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ElLobo
Participant ○○○

Re: A list of Dividend paying stocks

As a general comment, the divey aristrocrats are like migrating salmon.  They have, consistently, been able to swim upstream (continuously increase their diveys) for at least the last 5 years and, in the best case, the last 64 years (American States Water).

Think about that for a moment.  In 1955, Eisenhower was POTUS and I was in the fifth grade, learning that I = P*r*t (interest equals principle times rate times time)!  The Korean conflict had just ended with a cease fire, the Vietnam war was just starting, and the war on terrorism was just a twinkle in Osama bin Laden's parent's eyes.

(Side note - I wonder how General Patton would would have handled NoKo, Vietnam, the two Gulf wars, and today's conflicts?)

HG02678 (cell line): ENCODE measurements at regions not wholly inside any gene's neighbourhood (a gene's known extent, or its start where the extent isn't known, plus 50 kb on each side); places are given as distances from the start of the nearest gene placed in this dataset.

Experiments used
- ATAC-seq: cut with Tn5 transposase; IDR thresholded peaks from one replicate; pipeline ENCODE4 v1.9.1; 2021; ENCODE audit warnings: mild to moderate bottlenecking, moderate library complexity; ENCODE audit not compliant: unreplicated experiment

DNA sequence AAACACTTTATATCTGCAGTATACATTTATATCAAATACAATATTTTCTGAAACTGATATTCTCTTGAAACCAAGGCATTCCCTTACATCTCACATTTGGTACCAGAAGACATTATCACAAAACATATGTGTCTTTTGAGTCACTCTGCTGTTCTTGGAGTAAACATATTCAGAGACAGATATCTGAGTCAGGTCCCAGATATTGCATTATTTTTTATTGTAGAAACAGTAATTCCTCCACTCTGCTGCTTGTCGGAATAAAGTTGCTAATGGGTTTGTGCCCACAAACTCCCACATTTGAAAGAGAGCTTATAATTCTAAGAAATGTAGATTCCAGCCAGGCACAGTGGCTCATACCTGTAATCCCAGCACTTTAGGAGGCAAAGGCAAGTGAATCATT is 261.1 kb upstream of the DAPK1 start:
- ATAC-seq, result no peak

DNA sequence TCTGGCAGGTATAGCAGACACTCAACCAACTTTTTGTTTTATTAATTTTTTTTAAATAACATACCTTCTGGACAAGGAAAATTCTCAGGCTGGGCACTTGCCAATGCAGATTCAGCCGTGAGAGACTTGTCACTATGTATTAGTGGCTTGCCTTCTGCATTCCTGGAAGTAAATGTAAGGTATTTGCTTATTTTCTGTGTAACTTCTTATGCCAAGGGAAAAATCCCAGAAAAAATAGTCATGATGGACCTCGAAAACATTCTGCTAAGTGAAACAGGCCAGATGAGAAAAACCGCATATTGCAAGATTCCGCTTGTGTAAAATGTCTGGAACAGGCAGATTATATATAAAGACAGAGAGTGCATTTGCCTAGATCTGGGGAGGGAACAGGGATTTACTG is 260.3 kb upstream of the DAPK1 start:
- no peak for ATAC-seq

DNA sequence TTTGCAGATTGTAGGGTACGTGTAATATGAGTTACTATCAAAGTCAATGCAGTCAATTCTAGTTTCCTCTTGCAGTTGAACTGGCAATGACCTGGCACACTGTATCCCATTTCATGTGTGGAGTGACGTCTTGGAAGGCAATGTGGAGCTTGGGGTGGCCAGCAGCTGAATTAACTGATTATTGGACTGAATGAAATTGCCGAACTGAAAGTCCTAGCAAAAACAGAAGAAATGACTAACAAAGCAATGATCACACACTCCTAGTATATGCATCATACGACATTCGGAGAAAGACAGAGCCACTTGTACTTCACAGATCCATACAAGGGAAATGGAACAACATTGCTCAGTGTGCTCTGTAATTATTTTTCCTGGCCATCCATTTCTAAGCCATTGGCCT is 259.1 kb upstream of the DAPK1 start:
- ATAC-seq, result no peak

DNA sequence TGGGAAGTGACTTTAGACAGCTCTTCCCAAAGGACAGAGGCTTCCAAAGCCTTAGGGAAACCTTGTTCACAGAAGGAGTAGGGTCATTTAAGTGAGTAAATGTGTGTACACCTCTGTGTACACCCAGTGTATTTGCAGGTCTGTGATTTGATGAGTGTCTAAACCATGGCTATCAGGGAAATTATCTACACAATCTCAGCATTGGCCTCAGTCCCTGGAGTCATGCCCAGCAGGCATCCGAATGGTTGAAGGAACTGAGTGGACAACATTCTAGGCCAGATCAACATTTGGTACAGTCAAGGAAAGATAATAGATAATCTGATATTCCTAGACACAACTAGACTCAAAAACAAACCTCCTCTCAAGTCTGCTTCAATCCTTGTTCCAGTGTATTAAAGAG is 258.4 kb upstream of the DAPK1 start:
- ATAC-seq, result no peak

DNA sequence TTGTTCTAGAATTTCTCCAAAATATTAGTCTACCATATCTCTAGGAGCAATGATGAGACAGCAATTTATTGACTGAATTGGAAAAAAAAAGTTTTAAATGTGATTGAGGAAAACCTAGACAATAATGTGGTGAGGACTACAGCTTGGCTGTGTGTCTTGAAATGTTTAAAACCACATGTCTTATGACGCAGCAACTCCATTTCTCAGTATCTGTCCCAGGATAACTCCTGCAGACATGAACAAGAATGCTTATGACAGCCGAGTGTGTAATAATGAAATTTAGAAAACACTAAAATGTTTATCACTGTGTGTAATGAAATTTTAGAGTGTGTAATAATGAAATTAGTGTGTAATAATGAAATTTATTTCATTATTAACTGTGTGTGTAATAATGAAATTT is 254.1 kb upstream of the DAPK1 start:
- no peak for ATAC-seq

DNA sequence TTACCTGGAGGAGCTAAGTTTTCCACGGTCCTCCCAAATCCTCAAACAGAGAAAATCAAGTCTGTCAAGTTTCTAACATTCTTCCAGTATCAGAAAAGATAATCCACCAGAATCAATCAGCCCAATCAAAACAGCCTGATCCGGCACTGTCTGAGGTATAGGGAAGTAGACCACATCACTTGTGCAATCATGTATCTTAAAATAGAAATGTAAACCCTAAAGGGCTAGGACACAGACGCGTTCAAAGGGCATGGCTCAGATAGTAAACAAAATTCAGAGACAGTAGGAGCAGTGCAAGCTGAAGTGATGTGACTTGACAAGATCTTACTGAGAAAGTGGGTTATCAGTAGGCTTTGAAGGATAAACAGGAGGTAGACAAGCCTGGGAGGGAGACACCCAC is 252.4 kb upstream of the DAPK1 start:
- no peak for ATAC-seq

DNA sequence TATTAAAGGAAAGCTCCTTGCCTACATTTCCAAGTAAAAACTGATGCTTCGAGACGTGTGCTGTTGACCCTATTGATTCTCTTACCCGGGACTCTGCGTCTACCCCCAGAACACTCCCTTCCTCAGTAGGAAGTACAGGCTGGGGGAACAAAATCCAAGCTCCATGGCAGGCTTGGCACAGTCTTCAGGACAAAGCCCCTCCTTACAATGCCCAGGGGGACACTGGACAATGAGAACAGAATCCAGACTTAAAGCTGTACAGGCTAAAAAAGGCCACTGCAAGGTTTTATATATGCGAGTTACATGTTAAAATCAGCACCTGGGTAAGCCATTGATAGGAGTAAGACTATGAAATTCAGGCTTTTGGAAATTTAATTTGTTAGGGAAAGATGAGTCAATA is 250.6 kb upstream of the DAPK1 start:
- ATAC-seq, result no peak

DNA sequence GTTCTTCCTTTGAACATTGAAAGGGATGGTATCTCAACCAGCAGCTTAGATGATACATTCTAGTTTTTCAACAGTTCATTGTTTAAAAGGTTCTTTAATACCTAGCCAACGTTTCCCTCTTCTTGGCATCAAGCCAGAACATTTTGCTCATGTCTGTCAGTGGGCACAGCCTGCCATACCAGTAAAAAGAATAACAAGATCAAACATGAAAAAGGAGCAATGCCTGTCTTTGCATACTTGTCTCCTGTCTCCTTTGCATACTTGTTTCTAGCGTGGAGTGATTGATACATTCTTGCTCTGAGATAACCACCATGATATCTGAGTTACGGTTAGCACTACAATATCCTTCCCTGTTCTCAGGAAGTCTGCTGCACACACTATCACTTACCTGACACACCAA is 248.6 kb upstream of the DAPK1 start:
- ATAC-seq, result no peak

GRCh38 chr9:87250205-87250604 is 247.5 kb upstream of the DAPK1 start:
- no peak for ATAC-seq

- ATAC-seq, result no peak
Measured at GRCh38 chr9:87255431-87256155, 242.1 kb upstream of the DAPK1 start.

Think about the world economies over that period of time.  The baby boomers, born since then, are now well into retirement.  The companies funding those retirements have, each year, booked a profit, paid expenses, returned cash to investors AND increased that cash each and every year, regardless of the economic conditions affecting that performance!

For me, that was good enough to NOT do any DD on any individual stock that was not an aristrocrat.  I used to start with the complete list of all 874 individual stocks on the list, sorted by yield (highest at the top of the list), then work downward, looking for reasons NOT to buy it!

That period of time included all post war economic booms as well as all post war market collapses.  What it doesn't include are the 1920's market crashes, the 1930's and 40's recessions/depressions, or the internet!

The divey aristrocrats.  The best of the best.  Diversify using the best of the best, rather than 'the market'!

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bluezy
Explorer ○